Yeah, I took the long way into the office this morning via some forest roads. The difference is subtle at normal road speeds. It's slightly firmer and requires less pressure. And it's a marked improvement at high(ish) speeds. The pedal feels less spongy and definitely requires much less pressure to brake. It feels more linear, too.

      The ultimate test will be on Thursday when I hit Hockenheimring again. Braking on turn 4 was brutal last week. We'll see how it goes this week. Then I'll get the Carbotechs on before the next track opening.

      I think this is one of those mods that's definitely not necessary, but I was so unhappy with the stock brakes on the track, I just wanted to do it all; pads, fluid, lines. They only cost $200 and they're easy to install. Kind of like a sway bar. Not very necessary on streets but much more valuable on a track. I also figured that because the Carbotechs generate a lot of heat, it would be wise to change the lines.

      - Jeremy -

    8. Member
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      05-15-2012 08:40 AM #8
      Woo! Carbotech pads just showed up in the mail. Now I need to make a little time to get them on and bed them in before Thursday.

      - Jeremy -


    9. Member
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      05-16-2012 02:01 PM #10
      Jeremy, be sure to bed them in properly. You need to keep braking to fade. This was hard to do with the XP10s on the street, and likely harder for the XP12s.

      I forgot, did you get new rotors? If not, at the least sand them with an orbital sander and garnet paper. At best, get them turned.

      I would probably bed the Bobcats first, then the XP12s. Remember, the key to bedding these brakes isn't primarily the material transfer to the disc, but heating the pad enough to vent the filler material and change the crystalline structure of the pad. If you don't do this, I guarantee fade and glazing with longer track sessions. Once that happens, you'll need to remove several mm of pad material to get rid of the glazed layer before starting all over again. Unfortunately, CTs seem to be more temperamental than other pads in this regard.

      Carbotech says XP pads can't be bedded on the street. Their procedure recommends running the car hard on a track for a few laps until fade, then rest for an hour. I think you can get 90% effect by extremely aggressive bedding on the street, and let the pads rest overnight.
      - Deep Black Pearl '12 GTI 2.0T DSG
      - Phantom black '12 TT-RS 2.5TQMS
      - Brilliant black '08 A5 3.2QMS
      - Volcano black '99.5 A4 1.8TQM
      - Black '89 80 manual

    10. Member
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      05-16-2012 02:18 PM #11
      Quote Originally Posted by mageus View Post
      Jeremy, be sure to bed them in properly. You need to keep braking to fade. This was hard to do with the XP10s on the street, and likely harder for the XP12s.

      I forgot, did you get new rotors? If not, at the least sand them with an orbital sander and garnet paper. At best, get them turned.

      I would probably bed the Bobcats first, then the XP12s. Remember, the key to bedding these brakes isn't primarily the material transfer to the disc, but heating the pad enough to vent the filler material and change the crystalline structure of the pad. If you don't do this, I guarantee fade and glazing with longer track sessions. Once that happens, you'll need to remove several mm of pad material to get rid of the glazed layer before starting all over again. Unfortunately, CTs seem to be more temperamental than other pads in this regard.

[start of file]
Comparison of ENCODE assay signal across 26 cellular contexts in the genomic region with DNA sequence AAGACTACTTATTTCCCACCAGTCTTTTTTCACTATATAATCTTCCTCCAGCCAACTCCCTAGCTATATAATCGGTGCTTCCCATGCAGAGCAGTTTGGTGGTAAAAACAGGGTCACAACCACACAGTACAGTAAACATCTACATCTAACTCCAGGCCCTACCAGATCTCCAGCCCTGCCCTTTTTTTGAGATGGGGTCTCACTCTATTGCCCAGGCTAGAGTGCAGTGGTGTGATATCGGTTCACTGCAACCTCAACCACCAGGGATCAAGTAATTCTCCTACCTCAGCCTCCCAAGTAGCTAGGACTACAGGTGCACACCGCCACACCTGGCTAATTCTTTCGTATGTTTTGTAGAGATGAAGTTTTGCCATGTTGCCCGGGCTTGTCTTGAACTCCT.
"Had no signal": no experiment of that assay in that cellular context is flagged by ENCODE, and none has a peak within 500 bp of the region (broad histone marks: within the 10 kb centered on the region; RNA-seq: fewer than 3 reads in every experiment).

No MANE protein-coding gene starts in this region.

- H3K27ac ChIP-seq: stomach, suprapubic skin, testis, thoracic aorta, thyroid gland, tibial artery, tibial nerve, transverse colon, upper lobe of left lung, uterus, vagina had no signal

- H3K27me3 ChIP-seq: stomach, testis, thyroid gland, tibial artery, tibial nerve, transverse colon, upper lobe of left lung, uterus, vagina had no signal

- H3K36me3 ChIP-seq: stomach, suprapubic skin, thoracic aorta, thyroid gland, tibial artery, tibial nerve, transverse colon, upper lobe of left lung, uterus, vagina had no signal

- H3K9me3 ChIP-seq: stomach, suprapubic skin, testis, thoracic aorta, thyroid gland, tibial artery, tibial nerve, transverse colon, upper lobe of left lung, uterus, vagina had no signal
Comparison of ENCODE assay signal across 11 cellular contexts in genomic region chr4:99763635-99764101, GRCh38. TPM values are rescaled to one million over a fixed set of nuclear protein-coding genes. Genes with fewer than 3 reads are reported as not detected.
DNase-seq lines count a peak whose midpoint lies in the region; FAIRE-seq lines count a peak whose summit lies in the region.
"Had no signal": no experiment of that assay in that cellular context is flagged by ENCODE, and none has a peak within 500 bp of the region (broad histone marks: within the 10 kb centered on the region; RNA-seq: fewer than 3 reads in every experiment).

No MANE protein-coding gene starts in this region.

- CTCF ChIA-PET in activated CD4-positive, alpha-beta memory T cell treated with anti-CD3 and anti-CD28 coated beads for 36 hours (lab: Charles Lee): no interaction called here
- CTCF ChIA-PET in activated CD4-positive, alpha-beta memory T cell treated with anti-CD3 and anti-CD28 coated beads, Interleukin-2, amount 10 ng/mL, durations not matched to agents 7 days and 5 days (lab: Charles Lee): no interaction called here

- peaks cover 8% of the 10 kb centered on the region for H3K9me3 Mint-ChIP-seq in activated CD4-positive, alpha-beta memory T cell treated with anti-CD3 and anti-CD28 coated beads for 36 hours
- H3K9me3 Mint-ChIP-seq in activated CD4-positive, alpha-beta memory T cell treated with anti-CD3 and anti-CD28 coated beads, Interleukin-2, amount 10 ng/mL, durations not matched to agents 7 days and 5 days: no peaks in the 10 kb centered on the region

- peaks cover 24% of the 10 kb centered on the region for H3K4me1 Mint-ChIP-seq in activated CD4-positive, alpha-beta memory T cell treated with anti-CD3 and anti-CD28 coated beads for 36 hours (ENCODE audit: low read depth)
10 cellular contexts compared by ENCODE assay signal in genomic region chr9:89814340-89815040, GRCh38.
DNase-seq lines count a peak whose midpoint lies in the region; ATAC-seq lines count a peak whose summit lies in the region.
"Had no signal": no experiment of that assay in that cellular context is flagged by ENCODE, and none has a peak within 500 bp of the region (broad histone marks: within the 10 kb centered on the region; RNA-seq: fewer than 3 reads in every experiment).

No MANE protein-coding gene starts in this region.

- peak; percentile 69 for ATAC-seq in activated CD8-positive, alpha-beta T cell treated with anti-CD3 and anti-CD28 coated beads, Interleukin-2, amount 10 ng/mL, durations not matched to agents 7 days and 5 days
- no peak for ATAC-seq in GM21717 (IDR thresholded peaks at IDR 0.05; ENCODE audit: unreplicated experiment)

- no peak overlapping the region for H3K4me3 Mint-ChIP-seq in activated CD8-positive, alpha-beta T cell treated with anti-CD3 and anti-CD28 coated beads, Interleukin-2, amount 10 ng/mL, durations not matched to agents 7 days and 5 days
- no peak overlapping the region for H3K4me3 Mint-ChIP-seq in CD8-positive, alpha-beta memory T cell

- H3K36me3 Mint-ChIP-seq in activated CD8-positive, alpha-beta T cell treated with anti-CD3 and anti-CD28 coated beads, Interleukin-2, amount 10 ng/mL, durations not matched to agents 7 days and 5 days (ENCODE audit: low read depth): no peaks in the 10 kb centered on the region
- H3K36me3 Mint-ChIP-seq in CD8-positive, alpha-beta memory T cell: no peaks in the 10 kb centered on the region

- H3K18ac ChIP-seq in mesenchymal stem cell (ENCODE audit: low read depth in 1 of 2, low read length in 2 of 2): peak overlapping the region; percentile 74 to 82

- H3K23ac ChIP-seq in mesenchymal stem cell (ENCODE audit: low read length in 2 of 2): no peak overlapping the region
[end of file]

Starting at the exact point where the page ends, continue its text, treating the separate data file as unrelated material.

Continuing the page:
Carbotech says XP pads can't be bedded on the street. Their procedure recommends running the car hard on a track for a few laps until fade, then rest for an hour. I think you can get 90% effect by extremely aggressive bedding on the street, and let the pads rest overnight.
      Thanks for the info. As luck would have it, I've been too busy to change out my pads. I'm going to swap them tomorrow right before going to the track. There's very little braking between here and there and it's all Autobahn so I can get some very high speed braking in on the way. I would change them at the track but I have nowhere to leave my tools, jack, etc.

      I was planning on sanding the rotors as I changed the pads so no worries there. Hockenheimring has some pretty significant braking points so I think I'll be able to get them bedded in pretty well.

      - Jeremy -

    11. Member
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      05-16-2012 05:27 PM #12
      Quote Originally Posted by - Jeremy - View Post
      Thanks for the info. As luck would have it, I've been too busy to change out my pads. I'm going to swap them tomorrow right before going to the track. There's very little braking between here and there and it's all Autobahn so I can get some very high speed braking in on the way. I would change them at the track but I have nowhere to leave my tools, jack, etc.

      I was planning on sanding the rotors as I changed the pads so no worries there. Hockenheimring has some pretty significant braking points so I think I'll be able to get them bedded in pretty well.

      - Jeremy -
      And a key point to note on Performance Friction pads - bedding them in is not neccessary...

    12. Member
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      11-15-2012 03:23 PM #13
      Jeremy,

      You forgot to mention that the right rear nut is absurdy difficult to get to! Classic German engineering - put the brake line between the suspension and the exhaust. Didn't realize I knew so much French.

      The rest of it was just like you said. Clips come off nicely, though a couple were troublesome to get back on. Fronts took 10 minutes each.

      As for pressure bleeding, don't put any fluid in the power bleeder. Top off the reservoir and just pressurize it. Yes, you have to keep an eye on the reservoir more often to top it off, but it eliminates the mess.
      - Deep Black Pearl '12 GTI 2.0T DSG
      - Phantom black '12 TT-RS 2.5TQMS
      - Brilliant black '08 A5 3.2QMS
      - Volcano black '99.5 A4 1.8TQM
      - Black '89 80 manual